Goodbye, Old Friend

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It has been 125 days. It seems like nothing. It seems like an eternity.

125 days ago I said goodbye to one of my oldest, dearest friends. One that has been with me for nearly every moment of celebration and triumph, every moment of chaos and despair, in my adult life–as inevitable as my shadow, with me so often that we became indistinguishable from one another.

Sometimes we come to rely on a friend more than we should. Sometimes friendship turns bitter and false, but it has been a part of our lives for so long that we refuse to see how twisted the relationship has become. Even once we recognize the toxicity of this “friend” it can still be hard to say goodbye. It is so easy to remember the good times, the warm glow of the early days. Maybe, if we just tried hard enough, we could forget the pain, the anxiety, the fear that has grown over the years, and embrace the love and warmth and happiness of the past.

But, of course we can’t. I couldn’t. So I said goodbye.

I haven’t had a drink in 125 days.

I hemmed and hawed over whether or not I would write about my sobriety here or not. It’s not exactly writing-related. And yet, I think there are a lot of us writers and creative folks who fall prey to alcohol and substance abuse. There is this idea that if we aren’t hurting we have nothing worthwhile to say. Sometimes we buy into that idea so much that we hurt ourselves, just to feel connected to something greater than ourselves. Pain, the human condition. If life isn’t difficult enough, we make it so.

Since I quit drinking I have become acutely aware of the many ways I had internalized alcohol as some inexorable aspect of my “self,” as if the ubiquitous glass of wine in my hand was an extension of my very being. Even once I began to see the negative impact that alcohol was having on my physical and emotional health, the idea of not drinking was terrifying to me. I’ve attempted to cut back, or “take a break” from drinking in the past. But I could never come to terms with the idea of giving it up completely. For ever. That was like trying to imagine cutting off my own arm. Sure, I might survive the amputation, but would I ever feel whole again?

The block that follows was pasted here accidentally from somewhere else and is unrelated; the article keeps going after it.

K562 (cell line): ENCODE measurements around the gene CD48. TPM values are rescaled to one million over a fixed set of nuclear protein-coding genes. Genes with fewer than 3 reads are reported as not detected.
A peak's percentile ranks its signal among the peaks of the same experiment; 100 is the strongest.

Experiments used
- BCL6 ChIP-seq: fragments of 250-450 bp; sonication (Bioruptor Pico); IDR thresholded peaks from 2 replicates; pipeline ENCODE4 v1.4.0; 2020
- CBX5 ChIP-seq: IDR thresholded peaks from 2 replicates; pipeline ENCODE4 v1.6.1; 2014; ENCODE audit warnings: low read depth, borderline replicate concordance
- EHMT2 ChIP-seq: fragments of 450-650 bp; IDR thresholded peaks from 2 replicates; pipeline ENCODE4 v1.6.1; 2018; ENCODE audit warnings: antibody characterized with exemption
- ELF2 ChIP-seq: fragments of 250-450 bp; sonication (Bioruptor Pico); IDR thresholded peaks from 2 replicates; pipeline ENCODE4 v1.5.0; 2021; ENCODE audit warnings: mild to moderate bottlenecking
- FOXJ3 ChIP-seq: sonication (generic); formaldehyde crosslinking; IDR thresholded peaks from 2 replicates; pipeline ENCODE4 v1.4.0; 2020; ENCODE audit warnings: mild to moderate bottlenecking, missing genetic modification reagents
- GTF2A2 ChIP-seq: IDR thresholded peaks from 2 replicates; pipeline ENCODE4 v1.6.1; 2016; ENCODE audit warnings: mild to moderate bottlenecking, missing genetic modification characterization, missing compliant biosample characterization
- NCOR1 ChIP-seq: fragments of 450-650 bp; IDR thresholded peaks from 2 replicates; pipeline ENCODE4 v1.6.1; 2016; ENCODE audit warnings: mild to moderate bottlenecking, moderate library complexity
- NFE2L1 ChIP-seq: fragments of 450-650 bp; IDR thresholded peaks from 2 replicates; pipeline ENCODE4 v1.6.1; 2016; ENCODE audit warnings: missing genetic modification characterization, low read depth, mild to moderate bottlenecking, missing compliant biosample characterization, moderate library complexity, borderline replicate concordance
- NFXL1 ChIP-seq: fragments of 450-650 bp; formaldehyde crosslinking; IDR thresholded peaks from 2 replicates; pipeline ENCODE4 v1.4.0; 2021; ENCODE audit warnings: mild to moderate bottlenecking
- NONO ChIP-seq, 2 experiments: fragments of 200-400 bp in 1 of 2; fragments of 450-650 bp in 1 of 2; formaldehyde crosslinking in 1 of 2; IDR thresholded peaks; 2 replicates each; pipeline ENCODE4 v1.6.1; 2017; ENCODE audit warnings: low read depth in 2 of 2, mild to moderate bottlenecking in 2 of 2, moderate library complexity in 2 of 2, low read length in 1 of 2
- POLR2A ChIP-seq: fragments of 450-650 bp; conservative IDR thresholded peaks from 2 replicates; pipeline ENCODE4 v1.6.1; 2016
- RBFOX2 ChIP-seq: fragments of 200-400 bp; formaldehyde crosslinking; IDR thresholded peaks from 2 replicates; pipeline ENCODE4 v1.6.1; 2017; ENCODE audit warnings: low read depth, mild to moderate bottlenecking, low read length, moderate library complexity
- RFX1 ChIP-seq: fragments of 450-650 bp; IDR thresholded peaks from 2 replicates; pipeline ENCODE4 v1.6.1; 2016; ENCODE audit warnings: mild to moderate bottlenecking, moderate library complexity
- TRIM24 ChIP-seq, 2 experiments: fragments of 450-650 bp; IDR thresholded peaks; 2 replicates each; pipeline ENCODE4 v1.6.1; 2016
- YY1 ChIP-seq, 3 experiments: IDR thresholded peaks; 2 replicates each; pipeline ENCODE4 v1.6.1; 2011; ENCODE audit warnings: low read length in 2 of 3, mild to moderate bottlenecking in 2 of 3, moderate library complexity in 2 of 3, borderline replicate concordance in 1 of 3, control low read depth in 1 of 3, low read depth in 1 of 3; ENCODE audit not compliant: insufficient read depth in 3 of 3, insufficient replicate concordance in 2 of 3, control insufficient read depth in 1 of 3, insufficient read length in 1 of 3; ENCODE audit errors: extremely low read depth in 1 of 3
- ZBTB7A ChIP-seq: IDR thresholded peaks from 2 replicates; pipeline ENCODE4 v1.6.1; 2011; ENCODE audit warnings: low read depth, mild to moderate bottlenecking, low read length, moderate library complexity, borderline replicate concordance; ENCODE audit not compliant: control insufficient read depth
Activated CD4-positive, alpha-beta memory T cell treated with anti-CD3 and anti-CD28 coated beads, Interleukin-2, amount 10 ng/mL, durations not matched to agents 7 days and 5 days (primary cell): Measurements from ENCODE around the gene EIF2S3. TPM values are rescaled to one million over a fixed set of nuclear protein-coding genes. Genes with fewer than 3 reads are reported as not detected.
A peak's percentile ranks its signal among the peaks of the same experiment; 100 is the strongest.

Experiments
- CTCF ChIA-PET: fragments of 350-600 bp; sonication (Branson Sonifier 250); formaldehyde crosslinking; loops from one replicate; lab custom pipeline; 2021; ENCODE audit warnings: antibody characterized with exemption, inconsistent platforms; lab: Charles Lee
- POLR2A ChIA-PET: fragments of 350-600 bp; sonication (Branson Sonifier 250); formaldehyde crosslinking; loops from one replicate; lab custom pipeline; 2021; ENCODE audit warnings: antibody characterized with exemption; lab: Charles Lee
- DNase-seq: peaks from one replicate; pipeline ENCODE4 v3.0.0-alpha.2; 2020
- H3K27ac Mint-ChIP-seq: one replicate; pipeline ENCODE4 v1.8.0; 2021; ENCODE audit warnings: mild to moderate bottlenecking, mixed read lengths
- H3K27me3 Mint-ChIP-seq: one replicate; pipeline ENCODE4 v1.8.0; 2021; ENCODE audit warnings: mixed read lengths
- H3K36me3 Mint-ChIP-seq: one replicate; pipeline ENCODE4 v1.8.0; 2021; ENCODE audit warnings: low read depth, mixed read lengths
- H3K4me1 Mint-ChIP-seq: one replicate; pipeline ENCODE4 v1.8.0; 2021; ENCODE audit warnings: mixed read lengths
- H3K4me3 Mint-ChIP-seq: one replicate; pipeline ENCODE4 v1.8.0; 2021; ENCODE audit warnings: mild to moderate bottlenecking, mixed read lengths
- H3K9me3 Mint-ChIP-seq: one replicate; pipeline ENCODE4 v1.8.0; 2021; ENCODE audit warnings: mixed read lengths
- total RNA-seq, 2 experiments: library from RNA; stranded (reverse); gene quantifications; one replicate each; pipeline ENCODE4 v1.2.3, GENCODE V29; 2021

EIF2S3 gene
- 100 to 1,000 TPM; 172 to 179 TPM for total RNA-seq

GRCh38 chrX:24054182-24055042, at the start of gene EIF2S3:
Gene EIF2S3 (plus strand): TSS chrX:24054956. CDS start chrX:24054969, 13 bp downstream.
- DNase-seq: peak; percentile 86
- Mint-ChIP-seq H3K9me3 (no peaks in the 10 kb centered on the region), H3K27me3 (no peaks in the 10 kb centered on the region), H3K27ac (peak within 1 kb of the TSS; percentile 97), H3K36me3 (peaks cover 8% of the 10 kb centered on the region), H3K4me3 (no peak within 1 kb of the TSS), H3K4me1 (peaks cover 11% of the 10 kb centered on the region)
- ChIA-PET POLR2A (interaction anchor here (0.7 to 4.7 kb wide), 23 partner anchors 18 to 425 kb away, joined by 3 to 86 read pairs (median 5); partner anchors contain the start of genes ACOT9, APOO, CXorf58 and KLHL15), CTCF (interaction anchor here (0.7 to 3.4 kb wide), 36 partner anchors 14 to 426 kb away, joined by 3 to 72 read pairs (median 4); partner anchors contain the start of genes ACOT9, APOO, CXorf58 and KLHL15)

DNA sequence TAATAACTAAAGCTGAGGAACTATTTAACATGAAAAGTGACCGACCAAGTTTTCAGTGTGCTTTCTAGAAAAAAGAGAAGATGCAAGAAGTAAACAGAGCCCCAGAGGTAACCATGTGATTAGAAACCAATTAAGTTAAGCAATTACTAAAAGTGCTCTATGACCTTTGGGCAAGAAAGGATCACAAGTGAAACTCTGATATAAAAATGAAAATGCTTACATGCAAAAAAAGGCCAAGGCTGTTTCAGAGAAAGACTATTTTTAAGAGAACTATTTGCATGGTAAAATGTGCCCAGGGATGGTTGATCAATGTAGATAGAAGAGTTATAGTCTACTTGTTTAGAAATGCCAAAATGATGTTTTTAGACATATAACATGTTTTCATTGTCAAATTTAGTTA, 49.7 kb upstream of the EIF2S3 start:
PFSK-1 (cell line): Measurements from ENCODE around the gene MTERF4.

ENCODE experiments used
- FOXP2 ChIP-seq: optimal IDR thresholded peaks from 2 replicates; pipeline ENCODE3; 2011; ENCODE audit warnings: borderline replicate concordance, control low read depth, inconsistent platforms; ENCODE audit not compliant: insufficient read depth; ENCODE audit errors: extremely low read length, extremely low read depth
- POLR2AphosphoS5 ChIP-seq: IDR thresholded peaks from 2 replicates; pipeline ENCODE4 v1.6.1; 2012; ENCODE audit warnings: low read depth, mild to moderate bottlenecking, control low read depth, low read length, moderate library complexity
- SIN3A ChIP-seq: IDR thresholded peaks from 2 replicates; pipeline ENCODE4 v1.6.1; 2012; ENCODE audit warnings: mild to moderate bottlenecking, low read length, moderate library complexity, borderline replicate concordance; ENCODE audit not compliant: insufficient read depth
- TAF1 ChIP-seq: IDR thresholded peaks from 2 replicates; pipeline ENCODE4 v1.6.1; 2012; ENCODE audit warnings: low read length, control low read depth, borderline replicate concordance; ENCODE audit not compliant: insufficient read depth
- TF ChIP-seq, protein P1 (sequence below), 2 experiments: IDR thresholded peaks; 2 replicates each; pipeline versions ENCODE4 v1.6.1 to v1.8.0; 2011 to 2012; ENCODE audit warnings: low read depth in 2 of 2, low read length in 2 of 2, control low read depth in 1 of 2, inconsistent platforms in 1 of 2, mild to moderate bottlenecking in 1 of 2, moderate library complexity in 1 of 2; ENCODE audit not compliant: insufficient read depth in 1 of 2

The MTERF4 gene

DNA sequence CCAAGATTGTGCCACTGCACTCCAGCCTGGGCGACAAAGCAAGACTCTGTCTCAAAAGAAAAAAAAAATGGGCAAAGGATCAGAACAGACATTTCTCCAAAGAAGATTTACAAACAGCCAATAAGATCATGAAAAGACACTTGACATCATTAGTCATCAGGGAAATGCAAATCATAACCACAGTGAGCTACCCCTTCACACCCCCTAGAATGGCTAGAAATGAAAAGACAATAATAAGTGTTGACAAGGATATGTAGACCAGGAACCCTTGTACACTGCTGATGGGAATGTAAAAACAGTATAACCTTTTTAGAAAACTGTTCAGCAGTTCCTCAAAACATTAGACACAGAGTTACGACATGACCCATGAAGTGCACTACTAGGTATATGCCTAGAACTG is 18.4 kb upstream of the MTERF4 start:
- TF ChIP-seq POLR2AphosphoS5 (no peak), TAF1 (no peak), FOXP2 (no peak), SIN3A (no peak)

I can’t pinpoint for you what changed, exactly. But in August I had a moment where I knew, I just knew, that I was done. I made the choice, not only to quit drinking, but to actively pursue sobriety as a lifestyle. I think this is what has made the difference for me. In actuality, “not drinking” is the easy part. Having to relearn who you are, experience and process emotions without a chemical safety-net, develop healthy coping mechanisms to replace the unhealthy ones… that’s the tough shit.

Learning how to write sober has been one of the hardest parts of all. I had come to rely on a glass or two of wine to shush the internal editor and get the ball rolling. I trained myself to “need” alcohol in order to write. Untraining myself has been difficult. I haven’t been as prolific as I would have liked in the last few months. However, I have made a few encouraging discoveries.

  1. I can shut up the internal editor just by sheer force of habit. Ass in chair. Write. Write shit if you have to. But if you start writing, eventually the shit runs out and you’ll have something usable.
  2. I actually write better sober. Shocker, I know. But the old “write drunk, edit sober” adage (that may or may not be correctly attributed to Hemingway) is a crock of shit. As far as I can tell, the need to write drunk is really just a symptom of lazy work habits.
  3. Editing is a hell of a lot less painful when your drafts are coherent.